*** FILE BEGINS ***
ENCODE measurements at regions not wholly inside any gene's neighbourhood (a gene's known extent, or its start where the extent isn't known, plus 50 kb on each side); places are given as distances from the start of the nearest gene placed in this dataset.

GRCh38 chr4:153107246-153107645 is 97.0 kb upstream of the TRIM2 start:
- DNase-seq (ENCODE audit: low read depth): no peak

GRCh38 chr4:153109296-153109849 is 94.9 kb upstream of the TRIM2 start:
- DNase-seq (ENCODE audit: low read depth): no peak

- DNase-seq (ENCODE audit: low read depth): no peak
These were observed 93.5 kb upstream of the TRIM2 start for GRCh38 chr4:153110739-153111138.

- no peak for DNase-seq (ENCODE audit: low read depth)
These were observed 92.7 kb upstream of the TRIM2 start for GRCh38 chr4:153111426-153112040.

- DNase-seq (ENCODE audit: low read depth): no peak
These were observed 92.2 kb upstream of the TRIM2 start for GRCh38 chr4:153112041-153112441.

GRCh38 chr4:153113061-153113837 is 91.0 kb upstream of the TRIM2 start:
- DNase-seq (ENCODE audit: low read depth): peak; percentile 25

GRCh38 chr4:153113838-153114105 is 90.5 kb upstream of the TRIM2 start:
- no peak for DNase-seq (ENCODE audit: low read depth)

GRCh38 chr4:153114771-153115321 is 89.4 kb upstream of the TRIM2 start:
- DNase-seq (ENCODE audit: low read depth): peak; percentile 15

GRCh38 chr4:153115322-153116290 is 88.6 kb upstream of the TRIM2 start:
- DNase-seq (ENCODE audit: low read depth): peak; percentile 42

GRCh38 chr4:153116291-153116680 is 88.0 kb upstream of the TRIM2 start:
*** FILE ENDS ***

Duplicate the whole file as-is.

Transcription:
ENCODE measurements at regions not wholly inside any gene's neighbourhood (a gene's known extent, or its start where the extent isn't known, plus 50 kb on each side); places are given as distances from the start of the nearest gene placed in this dataset.

GRCh38 chr4:153107246-153107645 is 97.0 kb upstream of the TRIM2 start:
- DNase-seq (ENCODE audit: low read depth): no peak

GRCh38 chr4:153109296-153109849 is 94.9 kb upstream of the TRIM2 start:
- DNase-seq (ENCODE audit: low read depth): no peak

- DNase-seq (ENCODE audit: low read depth): no peak
These were observed 93.5 kb upstream of the TRIM2 start for GRCh38 chr4:153110739-153111138.

- no peak for DNase-seq (ENCODE audit: low read depth)
These were observed 92.7 kb upstream of the TRIM2 start for GRCh38 chr4:153111426-153112040.

- DNase-seq (ENCODE audit: low read depth): no peak
These were observed 92.2 kb upstream of the TRIM2 start for GRCh38 chr4:153112041-153112441.

GRCh38 chr4:153113061-153113837 is 91.0 kb upstream of the TRIM2 start:
- DNase-seq (ENCODE audit: low read depth): peak; percentile 25

GRCh38 chr4:153113838-153114105 is 90.5 kb upstream of the TRIM2 start:
- no peak for DNase-seq (ENCODE audit: low read depth)

GRCh38 chr4:153114771-153115321 is 89.4 kb upstream of the TRIM2 start:
- DNase-seq (ENCODE audit: low read depth): peak; percentile 15

GRCh38 chr4:153115322-153116290 is 88.6 kb upstream of the TRIM2 start:
- DNase-seq (ENCODE audit: low read depth): peak; percentile 42

GRCh38 chr4:153116291-153116680 is 88.0 kb upstream of the TRIM2 start: